One of the most highly qualified volunteer groups in the state is desperate for volunteers.
Nathalia’s Community Emergency Response Team (CERT) currently comprises 13 volunteer first responders, who are dispatched as an ambulance in response to a ‘000’ call.
‘‘We typically get to an incident in 10 minutes. If somebody is having a heart attack that time is vitally important,’’ Nathalia CERT team leader Paul Slattery said.
‘‘We’re not able to do a 24/7 hour roster at the moment because we’ve all got commitments. Our numbers are dwindling.’’
CERTs work in pairs on an on-call basis around Victoria, in less populated and more remote areas of the state.
They are trained to provide advanced first aid services within their local community and provide immediate care until the ambulance service arrives.
‘‘CERT was set up by Ambulance Victoria many years ago to improve the response time in places that were more than 25 minutes from an ambulance station,’’ Mr Slattery said.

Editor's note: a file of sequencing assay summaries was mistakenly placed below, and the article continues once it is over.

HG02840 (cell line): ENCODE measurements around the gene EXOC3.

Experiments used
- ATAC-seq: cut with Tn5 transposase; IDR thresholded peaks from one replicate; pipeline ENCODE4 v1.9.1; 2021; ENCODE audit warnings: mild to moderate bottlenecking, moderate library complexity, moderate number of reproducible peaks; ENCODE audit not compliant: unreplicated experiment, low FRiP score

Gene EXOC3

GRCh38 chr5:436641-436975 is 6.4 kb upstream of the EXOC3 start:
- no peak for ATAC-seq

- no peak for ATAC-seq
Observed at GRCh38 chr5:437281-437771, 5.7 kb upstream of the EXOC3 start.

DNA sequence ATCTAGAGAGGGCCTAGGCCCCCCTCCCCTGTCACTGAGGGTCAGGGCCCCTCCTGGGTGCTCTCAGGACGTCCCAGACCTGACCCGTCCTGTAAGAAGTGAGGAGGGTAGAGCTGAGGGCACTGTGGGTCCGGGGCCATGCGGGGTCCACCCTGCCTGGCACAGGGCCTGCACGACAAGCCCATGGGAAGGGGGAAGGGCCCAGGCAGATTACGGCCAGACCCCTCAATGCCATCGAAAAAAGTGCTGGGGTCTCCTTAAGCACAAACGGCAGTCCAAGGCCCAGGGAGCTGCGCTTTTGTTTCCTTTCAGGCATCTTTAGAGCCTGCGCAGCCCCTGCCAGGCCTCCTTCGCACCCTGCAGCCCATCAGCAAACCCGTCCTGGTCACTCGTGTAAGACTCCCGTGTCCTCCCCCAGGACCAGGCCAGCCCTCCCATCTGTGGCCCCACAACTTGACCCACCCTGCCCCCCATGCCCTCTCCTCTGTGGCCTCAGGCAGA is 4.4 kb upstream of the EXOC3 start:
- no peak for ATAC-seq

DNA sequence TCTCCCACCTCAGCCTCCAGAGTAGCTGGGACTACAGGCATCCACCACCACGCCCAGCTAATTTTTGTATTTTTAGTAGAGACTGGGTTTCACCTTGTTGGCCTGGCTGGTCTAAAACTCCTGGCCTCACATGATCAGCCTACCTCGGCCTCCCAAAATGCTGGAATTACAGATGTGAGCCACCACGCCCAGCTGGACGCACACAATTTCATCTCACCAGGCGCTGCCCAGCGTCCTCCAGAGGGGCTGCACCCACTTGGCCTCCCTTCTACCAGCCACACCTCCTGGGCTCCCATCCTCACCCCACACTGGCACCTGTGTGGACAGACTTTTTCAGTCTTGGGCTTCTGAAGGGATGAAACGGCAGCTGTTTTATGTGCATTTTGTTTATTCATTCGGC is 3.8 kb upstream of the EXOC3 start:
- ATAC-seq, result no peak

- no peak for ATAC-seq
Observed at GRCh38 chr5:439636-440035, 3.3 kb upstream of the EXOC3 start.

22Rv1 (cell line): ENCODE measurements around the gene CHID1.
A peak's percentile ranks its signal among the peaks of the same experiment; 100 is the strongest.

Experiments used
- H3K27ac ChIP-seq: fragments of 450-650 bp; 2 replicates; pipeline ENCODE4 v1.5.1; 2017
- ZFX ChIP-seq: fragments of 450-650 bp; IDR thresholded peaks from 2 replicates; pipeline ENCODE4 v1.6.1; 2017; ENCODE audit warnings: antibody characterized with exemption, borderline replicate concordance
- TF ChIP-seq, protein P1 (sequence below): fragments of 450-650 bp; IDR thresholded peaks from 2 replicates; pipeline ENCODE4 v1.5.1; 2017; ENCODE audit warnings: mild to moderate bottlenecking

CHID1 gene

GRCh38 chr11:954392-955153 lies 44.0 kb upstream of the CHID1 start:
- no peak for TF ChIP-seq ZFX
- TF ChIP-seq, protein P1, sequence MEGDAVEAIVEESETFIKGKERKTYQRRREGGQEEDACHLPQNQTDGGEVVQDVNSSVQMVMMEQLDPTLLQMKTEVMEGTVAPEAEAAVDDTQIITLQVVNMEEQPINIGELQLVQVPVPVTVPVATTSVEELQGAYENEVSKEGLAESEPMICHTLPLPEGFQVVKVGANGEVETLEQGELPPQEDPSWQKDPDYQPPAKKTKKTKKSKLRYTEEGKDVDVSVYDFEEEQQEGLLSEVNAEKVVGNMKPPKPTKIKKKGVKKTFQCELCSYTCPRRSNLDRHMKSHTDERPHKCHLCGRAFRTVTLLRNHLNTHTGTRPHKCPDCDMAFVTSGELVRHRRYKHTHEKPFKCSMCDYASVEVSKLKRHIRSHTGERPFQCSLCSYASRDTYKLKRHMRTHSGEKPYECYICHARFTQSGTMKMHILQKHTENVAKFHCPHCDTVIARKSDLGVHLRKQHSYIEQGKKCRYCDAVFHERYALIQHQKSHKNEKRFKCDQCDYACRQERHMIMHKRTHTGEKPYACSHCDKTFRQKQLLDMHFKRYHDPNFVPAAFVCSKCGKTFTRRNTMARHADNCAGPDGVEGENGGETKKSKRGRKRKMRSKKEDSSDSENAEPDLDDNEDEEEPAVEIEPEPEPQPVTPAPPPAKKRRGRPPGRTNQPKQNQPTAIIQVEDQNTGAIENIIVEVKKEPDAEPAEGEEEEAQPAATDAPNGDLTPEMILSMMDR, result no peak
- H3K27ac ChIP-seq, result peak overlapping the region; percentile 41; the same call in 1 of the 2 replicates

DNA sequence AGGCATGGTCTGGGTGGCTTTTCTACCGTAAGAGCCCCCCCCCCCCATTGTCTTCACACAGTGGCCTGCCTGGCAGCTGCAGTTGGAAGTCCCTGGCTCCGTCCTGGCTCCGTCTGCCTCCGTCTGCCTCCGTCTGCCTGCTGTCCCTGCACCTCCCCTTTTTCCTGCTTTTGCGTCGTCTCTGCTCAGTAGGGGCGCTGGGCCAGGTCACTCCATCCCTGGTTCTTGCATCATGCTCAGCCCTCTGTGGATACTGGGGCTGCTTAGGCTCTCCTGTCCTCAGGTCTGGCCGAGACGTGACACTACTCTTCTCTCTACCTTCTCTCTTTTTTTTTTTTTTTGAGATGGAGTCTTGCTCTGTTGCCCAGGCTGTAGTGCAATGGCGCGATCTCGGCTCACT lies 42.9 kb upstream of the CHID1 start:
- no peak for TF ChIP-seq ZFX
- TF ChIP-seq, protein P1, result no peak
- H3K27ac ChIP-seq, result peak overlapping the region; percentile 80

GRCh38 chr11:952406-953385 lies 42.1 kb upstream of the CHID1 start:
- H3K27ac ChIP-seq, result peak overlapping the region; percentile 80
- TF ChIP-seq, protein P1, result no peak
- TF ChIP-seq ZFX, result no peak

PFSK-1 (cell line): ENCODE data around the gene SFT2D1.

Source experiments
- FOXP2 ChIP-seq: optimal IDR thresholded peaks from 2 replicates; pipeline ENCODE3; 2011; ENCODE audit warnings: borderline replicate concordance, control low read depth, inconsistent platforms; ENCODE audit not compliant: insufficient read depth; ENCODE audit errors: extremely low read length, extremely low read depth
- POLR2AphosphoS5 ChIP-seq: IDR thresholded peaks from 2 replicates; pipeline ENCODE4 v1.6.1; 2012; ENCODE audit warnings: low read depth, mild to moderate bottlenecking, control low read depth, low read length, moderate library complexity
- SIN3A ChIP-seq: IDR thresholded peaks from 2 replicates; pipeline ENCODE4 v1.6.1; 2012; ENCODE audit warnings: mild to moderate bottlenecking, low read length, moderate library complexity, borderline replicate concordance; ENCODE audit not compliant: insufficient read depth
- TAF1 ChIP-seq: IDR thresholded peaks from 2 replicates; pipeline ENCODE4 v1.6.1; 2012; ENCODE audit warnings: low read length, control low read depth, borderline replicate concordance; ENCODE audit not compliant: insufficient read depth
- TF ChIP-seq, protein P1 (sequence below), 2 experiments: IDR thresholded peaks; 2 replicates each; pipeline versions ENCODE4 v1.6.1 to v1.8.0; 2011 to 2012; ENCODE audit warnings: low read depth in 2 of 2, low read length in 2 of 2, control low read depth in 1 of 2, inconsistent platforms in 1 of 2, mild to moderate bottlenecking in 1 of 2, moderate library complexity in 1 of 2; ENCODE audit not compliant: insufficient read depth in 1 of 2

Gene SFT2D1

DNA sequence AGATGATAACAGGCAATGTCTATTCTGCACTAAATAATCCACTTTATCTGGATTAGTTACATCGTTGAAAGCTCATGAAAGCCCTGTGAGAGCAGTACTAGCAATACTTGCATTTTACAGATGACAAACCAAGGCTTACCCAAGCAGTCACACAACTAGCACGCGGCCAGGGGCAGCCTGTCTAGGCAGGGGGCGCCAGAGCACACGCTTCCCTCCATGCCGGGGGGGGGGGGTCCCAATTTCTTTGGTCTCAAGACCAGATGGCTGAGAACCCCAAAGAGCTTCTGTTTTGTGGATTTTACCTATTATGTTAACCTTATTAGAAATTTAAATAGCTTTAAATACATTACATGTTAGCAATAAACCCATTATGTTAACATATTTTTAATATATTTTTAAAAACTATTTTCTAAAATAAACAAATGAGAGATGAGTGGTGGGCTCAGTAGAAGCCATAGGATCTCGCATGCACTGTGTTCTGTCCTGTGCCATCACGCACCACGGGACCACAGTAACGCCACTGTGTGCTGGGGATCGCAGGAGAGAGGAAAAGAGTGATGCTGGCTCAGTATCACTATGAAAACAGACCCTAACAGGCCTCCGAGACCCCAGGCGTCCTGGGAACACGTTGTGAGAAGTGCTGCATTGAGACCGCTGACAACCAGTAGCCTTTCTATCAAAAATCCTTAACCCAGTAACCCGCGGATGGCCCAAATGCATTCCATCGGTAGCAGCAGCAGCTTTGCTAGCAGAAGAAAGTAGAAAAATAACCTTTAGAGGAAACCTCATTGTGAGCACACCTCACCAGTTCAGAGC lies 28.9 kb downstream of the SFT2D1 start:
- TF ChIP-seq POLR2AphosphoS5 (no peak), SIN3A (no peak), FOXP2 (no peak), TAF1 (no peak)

‘‘There are always two of us on call; if a call comes in those two people go. One will have the CERT vehicle and the other will get picked up on the way.’’
The Numurkah Ambulance Station is the closest station to Nathalia and these talented group volunteers work closely with paramedics based in Numurkah.
‘‘We do rather more than just first-aid. The Nathalia CERT team is one of the most highly qualified volunteer groups in the state,’’ Mr Slattery said.
‘‘We come from all walks of life and lots of age groups. I’m a science teacher but we have farmers, businessman, retirees and nurses. Having more people to spread the load would be marvellous.’’
Mr Slattery said attending incidents including babies being born on the side of the road and motor vehicle accidents are at one end of the scale but a lot of it is about ‘‘going to people that are feeling unwell’’.
‘‘They’re basically frightened and it’s a matter of reassuring them and helping them with their pain,’’ he said.
Nathalia resident Jude Dealy has been a volunteer with the team for 12 years, joining when it first formed in November 2005.
‘‘I put myself in their position and thought if I was needing medical help, I’d like it as soon as possible,’’ she said.
‘‘Lacerations, bleeding, panic attacks, falls, blood noses, broken bones, fits and asthma attacks — the role is varied. It’s not unusual for me to have seven shifts in a fortnight, a shift is 12 hours.’’
If you would like the opportunity to become an Ambulance Victoria first responder, email [email protected] .vic.gov.au